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Peter Bex, Arielle Veenemans, Thomas Carlson; Time noise accumulates over time and saccades. Journal of Vision 2009;9(14):52. doi: https://doi.org/10.1167/9.14.52.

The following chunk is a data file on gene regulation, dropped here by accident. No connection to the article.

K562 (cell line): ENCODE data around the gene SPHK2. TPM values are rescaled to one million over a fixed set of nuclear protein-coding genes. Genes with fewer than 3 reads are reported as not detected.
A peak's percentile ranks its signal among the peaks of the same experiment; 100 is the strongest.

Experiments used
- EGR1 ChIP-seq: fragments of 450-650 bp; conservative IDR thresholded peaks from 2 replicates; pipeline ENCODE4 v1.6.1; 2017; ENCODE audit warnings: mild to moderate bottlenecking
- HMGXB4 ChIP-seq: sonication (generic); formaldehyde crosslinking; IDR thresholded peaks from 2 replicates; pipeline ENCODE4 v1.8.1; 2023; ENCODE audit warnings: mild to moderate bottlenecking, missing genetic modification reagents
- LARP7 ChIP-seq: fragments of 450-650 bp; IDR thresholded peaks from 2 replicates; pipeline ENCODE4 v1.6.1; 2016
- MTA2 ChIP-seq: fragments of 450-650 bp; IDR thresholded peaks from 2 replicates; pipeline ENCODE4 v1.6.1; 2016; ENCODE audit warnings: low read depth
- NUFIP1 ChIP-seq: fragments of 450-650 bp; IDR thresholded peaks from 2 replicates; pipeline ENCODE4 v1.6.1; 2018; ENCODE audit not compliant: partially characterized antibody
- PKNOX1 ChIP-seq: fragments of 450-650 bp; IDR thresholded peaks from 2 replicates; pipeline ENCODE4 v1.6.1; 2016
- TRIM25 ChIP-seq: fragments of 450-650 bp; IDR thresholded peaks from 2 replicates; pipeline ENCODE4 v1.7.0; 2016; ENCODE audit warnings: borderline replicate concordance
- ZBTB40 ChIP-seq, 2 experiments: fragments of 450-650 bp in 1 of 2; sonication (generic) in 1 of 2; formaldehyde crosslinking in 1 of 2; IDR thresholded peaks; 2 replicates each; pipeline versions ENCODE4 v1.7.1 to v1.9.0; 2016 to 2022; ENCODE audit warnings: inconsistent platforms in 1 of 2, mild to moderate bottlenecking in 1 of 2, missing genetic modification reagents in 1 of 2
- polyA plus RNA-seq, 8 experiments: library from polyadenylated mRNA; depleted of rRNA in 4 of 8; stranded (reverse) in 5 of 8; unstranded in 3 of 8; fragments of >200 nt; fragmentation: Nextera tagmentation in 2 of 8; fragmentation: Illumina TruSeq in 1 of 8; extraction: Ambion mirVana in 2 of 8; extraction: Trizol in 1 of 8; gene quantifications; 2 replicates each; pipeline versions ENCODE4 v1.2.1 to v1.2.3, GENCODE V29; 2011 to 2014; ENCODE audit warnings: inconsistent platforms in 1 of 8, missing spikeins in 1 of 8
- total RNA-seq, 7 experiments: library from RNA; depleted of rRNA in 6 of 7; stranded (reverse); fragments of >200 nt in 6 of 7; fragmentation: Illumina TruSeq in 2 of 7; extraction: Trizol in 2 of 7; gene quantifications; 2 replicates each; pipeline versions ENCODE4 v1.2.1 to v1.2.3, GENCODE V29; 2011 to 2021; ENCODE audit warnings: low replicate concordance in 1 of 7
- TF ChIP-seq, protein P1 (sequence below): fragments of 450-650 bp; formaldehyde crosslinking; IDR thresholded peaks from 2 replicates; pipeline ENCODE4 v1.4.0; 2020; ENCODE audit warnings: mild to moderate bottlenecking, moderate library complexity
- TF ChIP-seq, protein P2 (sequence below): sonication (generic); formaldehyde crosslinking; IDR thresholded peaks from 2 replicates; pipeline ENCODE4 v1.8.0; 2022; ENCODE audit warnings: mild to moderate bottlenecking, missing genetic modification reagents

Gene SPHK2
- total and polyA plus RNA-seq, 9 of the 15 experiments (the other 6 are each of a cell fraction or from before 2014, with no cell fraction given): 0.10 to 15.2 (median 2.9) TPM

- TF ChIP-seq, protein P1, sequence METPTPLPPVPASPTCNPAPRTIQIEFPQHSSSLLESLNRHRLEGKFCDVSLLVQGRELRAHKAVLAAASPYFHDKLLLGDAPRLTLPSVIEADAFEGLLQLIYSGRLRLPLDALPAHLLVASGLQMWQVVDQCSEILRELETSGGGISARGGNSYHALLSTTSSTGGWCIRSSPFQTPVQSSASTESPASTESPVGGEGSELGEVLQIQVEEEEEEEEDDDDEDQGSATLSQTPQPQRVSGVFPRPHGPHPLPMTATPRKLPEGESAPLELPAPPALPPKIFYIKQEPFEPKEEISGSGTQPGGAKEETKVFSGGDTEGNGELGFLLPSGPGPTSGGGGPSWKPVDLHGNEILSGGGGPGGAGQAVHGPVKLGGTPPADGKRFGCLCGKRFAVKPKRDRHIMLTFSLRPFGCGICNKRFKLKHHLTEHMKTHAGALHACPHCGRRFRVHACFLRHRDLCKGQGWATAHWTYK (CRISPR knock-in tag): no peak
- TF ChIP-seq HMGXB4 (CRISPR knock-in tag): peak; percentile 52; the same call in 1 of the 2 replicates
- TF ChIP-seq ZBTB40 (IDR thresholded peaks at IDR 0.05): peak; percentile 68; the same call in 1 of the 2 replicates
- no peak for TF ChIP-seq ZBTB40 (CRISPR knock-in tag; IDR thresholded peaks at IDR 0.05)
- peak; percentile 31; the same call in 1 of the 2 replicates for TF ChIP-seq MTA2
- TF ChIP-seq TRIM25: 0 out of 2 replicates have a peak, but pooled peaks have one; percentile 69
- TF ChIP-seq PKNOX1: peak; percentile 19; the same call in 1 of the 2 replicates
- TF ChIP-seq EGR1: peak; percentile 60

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Some stimulus properties (e.g. contrast) are represented by neural response level, while others (e.g. spatial frequency and orientation) are represented by mechanisms that are narrowly tuned for a subset of the available range. Contrary to these properties, the representation of time is less well studied, less well understood and may be highly non-linear in the presence of eye movements. We use an equivalent noise paradigm to analyze how the perception of time changes with the duration of a signal and in the presence of a saccade. The mean duration of a signal composed of 200 random dots was manipulated by changing the duration of each dot according to a Gaussian distribution whose standard deviation was systematically manipulated. Observers were required to estimate the mean duration of two such signals that were presented sequentially and to indicate which lasted longer in a 2AFC task with feedback. Weber fractions for mean duration discrimination were extremely high (50–75%) and increased with signal duration. The reduction in time sensitivity at longer intervals was caused by a steady increase in internal noise over time. Estimates of sampling efficiency indicated that remarkably few elements were employed to perform this task at all durations. Sensitivity to time was impaired by the presence of a saccade in the middle of the trial (enforced with an eye tracker), which was attributed almost entirely to a large increase in temporal noise. These results suggest that duration is represented by low-resolution time channels, analogous to a family of noisy ‘clocks‘, and that saccades increase temporal uncertainty, which allows for the possibility of reversals in apparent time without invoking non-linear or relativistic models of time perception.
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